The 2022 season has been a consistent upward trend for Ridge Point junior first baseman Travis Vlasek.
Vlasek is hitting .400 with 10 RBIs in the playoffs for the Panthers, who play Southlake Carroll in the Class 6A semifinal Friday in Round Rock. Vlasek has struck out only three times in 40 at-bats and come up big in clutch situations time and time again.
“I started the year with a lot of confidence after a great summer and great fall season but didn't have much success to start (preseason) tournament play,” Vlasek said. “I knew I was still a great hitter and knew hard work and confidence would prevail in the end, so I took a lot of extra cage swings and really focused on my mindset at the plate.”
Ridge Point junior Travis Vlasek.VYPE Media
Coach Clint Welch harped to Vlasek about “getting hot at the right time,” words the first year varsity letterman took to heart.
“I knew the beginning of the season wouldn't matter if I got hot coming into the playoffs, and that’s what I have done,” Vlasek said. “I've stopped worrying about my swing so much and focused on being confident and helping my team win.”
Vlasek bats cleanup in the lineup. He has had multiple hits in six of 12 playoff games. Over the last seven games, as the competition has gotten stiffer, he is hitting .478 (11 for 23) with eight RBIs.
“(Senior teammate) Justin Vossos always tells me ‘Swing 90 percent and the ball will fly,’ and that's something that has helped me greatly,” Vlasek said. “Earlier in the year, I was trying to go yard every time and it never seemed to happen. But being calm and loose has benefited greatly. Being in all these big moments has helped me become a much better hitter. I have had to experience pressure and still remain calm and confident.”
Justin Vossos was a freshman on the Ridge Point team that last went to state in 2019. Welch saw how physically mature Vossos was for his age and promoted him from the sub-varsity not long into the season.
Vossos rewarded Welch’s faith, leading the Panthers in hitting in the playoffs.
So it was only fitting that it was Vossos’ two-out RBI triple in the seventh inning of last week’s 2-1 Game 2 regional final win over Strake Jesuit that scored the winning run and secured the Panthers’ ticket to state.
“It’s incredible,” the senior shortstop said. “First year, go to state. Sophomore year, I think our team was even better, but COVID happened. Last year, not a very good year in the playoffs. Just to do it again my senior year, it’s incredible. I wouldn’t want to do it with anyone else other than these boys out here.”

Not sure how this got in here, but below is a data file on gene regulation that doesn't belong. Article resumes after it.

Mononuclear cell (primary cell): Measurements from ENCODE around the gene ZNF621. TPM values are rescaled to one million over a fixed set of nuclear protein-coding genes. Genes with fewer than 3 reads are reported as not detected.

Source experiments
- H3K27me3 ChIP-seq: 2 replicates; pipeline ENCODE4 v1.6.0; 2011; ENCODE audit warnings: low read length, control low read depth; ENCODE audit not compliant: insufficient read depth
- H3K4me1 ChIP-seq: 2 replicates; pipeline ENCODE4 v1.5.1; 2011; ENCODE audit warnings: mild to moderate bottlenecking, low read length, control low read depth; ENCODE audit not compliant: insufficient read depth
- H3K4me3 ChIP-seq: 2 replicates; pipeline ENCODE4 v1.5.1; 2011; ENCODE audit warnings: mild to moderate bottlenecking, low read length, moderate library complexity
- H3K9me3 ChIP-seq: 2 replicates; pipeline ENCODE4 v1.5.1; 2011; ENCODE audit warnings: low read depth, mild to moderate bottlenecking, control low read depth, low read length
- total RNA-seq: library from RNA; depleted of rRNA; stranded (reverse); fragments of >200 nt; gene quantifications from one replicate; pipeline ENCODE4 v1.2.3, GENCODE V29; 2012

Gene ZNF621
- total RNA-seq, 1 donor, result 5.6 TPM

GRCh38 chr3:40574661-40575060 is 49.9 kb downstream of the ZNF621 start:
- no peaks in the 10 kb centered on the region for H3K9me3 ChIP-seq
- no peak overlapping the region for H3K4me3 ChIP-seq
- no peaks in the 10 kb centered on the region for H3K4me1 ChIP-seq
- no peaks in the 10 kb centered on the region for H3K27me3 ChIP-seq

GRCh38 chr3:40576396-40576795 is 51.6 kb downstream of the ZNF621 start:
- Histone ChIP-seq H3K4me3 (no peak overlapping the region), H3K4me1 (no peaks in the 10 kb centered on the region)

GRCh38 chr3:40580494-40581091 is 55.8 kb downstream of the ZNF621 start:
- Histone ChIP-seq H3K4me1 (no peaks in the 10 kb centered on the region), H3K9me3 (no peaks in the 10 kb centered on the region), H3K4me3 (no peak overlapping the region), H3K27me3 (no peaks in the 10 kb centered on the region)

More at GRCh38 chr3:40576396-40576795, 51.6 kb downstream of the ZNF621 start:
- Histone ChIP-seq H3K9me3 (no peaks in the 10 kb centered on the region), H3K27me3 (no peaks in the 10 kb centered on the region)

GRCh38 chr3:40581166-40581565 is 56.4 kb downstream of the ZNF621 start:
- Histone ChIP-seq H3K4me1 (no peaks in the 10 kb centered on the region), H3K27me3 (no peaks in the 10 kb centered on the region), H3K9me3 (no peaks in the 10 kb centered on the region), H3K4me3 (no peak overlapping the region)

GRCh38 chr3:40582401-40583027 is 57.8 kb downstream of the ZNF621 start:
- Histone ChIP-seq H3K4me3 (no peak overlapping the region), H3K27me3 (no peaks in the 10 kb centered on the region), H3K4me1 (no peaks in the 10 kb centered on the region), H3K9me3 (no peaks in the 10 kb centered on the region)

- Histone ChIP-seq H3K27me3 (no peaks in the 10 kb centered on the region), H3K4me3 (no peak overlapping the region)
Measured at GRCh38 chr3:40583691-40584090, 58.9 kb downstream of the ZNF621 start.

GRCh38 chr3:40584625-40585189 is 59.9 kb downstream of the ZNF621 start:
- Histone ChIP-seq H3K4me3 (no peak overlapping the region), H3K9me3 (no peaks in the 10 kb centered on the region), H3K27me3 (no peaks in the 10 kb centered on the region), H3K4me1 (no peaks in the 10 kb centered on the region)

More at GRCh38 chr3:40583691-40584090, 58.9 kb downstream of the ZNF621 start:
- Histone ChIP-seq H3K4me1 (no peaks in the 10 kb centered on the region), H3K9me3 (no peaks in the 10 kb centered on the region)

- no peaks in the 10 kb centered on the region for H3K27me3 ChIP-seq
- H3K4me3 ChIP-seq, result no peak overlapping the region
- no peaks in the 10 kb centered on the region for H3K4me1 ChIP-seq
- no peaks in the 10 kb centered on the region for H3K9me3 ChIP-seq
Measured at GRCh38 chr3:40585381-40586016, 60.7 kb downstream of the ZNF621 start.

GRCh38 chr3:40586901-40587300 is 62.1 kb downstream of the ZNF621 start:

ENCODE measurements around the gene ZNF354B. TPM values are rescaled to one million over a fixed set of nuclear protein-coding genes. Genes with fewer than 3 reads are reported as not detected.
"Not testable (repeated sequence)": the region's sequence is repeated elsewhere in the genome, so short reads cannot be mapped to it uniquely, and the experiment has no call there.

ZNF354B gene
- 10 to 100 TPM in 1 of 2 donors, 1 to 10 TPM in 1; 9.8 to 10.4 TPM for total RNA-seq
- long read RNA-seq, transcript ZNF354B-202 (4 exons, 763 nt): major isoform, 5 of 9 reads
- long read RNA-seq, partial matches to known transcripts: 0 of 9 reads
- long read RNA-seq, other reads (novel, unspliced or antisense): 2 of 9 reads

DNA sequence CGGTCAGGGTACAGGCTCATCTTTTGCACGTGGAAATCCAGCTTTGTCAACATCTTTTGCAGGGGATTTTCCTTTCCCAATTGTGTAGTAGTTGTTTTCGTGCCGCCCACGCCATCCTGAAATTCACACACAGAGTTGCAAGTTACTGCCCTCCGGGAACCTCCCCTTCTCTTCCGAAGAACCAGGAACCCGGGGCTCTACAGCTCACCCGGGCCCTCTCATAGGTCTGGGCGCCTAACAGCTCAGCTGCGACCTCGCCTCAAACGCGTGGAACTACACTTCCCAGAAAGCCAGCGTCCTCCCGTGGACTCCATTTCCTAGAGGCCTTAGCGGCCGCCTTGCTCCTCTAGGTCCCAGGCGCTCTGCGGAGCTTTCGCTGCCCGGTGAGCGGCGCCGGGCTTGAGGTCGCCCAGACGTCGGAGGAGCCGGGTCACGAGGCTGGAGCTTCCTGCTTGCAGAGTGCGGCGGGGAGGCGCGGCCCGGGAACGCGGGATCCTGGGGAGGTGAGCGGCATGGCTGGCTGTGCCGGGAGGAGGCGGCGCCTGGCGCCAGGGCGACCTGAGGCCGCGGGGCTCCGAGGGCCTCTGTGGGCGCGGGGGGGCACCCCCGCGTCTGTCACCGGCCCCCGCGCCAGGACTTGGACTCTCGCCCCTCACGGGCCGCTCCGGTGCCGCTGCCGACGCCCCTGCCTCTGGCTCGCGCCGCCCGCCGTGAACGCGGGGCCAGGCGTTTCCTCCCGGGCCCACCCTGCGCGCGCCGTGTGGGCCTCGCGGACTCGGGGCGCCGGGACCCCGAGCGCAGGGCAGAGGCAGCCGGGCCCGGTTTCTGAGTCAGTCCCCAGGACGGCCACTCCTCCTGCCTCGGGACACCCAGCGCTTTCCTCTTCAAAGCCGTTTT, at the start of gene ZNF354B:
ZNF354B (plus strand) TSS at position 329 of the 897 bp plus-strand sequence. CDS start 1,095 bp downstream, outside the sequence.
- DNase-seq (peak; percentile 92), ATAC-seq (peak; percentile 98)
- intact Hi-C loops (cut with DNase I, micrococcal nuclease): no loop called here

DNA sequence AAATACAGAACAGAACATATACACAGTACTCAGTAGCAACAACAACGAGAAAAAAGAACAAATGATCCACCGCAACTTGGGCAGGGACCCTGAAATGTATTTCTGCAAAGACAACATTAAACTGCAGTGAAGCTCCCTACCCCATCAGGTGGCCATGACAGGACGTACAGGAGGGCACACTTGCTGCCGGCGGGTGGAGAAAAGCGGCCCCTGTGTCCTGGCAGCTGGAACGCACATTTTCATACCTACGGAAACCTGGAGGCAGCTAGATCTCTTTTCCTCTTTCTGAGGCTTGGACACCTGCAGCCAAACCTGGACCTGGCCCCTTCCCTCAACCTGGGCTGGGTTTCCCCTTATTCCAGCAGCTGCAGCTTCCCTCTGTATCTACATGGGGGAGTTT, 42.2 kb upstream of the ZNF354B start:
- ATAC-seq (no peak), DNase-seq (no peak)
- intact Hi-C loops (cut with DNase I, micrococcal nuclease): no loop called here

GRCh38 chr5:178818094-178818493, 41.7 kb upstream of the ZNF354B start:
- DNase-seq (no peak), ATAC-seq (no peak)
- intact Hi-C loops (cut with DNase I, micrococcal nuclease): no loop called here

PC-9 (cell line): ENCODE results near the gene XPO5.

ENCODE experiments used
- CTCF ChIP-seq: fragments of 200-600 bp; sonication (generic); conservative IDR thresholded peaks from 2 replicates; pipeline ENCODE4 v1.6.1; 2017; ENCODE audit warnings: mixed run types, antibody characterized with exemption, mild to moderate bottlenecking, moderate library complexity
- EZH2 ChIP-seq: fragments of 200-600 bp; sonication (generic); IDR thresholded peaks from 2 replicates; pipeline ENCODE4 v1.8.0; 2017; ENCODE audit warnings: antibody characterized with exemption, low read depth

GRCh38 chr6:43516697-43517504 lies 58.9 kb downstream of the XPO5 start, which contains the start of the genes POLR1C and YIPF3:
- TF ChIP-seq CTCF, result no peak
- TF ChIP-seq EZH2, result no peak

Ridge Point senior Justin Vossos.VYPE Media
Welch said Vossos, a Texas A&M signee, has been just as important, if not more so, off the field.
“The biggest thing we needed this year was leadership from the players,” Welch said. “You have to have players willing to call out others, which isn’t a popular thing to do because a lot of times those are your friends. Justin has always been a leader by example because he’s a workaholic, but the biggest change is he’s become a vocal leader this year.”
Vossos said he sees similarities between this year’s Panthers and the 2019 team that lost to Southlake Carroll in the state final.
“We compete. We never give up,” Vossos said. “No matter if we’re down, we just stick with it. Both teams have heart and play hard baseball. We play our game, see what happens. It’s worked out.”
REMATCH … KIND OF
Southlake Carroll beat Ridge Point, 17-0, in five innings in the ’19 state championship game.
But don’t call Friday’s semifinal pairing a rematch.
Only Vossos played on that Ridge Point club. The Dragons have only two players that played on their ’19 team: catcher Clark Springs and pitcher Griffin Herring.
“The rematch part doesn’t really matter,” Welch said. “I guess it’s good for the media, but they’ve got maybe a couple freshmen on that roster, and for us, other than Justin, nobody else played that game. Obviously, they’re a very good team. But the 2019 rematch thing doesn’t register with us or our program at all. It’s irrelevant.”
Ridge Point head baseball coach Clint Welch (right) looks on during a playoff game earlier this season.VYPE Media
What does matter for the Panthers is a tighter schedule at the state tournament that will affect routine.
“There’s definitely a learning curve if you’ve never been,” said Welch, who led the 2019 Panthers to state and went to state with Dulles in 2013. “The schedule, for obvious reasons, is very rigid by the UIL. There are televised games. Teams have to be in and out of the dugout, on and off the field in a timely manner. So, the biggest difference compared to anything else is it’s a frantic schedule.
“There’s no flexibility at all, and that’s not criticizing the UIL at all. It has to be that way. In a regular game, pregame infield may run a bit late, and the game may start 3-4 minutes later, but when you get to state, it does matter. It’s a faster-paced pregame than what guys are accustomed to.”
For instance, Welch will have players stretch before they get down to the field. There will also be an acclimation process to the environment and stadium.
Welch said he expects to take his players Thursday to Dell Diamond to check out the venue and surroundings.
“We really try hard to stay with our structured routine that we would use during any week,” he said.